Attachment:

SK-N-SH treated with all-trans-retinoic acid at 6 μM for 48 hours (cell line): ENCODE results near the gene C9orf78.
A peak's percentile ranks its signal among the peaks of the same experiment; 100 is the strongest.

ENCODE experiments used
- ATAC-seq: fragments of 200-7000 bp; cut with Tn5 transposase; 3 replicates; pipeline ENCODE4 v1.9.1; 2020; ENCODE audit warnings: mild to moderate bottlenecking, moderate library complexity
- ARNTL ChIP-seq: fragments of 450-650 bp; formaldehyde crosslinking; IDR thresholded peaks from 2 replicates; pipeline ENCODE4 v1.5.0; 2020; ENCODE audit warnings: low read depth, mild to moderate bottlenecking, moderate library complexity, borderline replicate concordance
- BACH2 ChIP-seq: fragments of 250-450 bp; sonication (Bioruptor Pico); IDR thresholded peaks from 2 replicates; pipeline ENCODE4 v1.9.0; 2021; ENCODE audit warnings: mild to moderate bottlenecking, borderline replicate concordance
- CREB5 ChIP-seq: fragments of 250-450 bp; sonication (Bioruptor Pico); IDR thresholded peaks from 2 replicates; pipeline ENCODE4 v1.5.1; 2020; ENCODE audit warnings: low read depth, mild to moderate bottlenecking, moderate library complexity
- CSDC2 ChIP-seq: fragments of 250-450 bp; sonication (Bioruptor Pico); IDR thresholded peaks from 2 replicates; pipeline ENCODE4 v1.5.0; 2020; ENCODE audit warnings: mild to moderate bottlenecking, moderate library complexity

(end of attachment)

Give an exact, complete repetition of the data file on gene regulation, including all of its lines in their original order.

SK-N-SH treated with all-trans-retinoic acid at 6 μM for 48 hours (cell line): ENCODE results near the gene C9orf78.
A peak's percentile ranks its signal among the peaks of the same experiment; 100 is the strongest.

ENCODE experiments used
- ATAC-seq: fragments of 200-7000 bp; cut with Tn5 transposase; 3 replicates; pipeline ENCODE4 v1.9.1; 2020; ENCODE audit warnings: mild to moderate bottlenecking, moderate library complexity
- ARNTL ChIP-seq: fragments of 450-650 bp; formaldehyde crosslinking; IDR thresholded peaks from 2 replicates; pipeline ENCODE4 v1.5.0; 2020; ENCODE audit warnings: low read depth, mild to moderate bottlenecking, moderate library complexity, borderline replicate concordance
- BACH2 ChIP-seq: fragments of 250-450 bp; sonication (Bioruptor Pico); IDR thresholded peaks from 2 replicates; pipeline ENCODE4 v1.9.0; 2021; ENCODE audit warnings: mild to moderate bottlenecking, borderline replicate concordance
- CREB5 ChIP-seq: fragments of 250-450 bp; sonication (Bioruptor Pico); IDR thresholded peaks from 2 replicates; pipeline ENCODE4 v1.5.1; 2020; ENCODE audit warnings: low read depth, mild to moderate bottlenecking, moderate library complexity
- CSDC2 ChIP-seq: fragments of 250-450 bp; sonication (Bioruptor Pico); IDR thresholded peaks from 2 replicates; pipeline ENCODE4 v1.5.0; 2020; ENCODE audit warnings: mild to moderate bottlenecking, moderate library complexity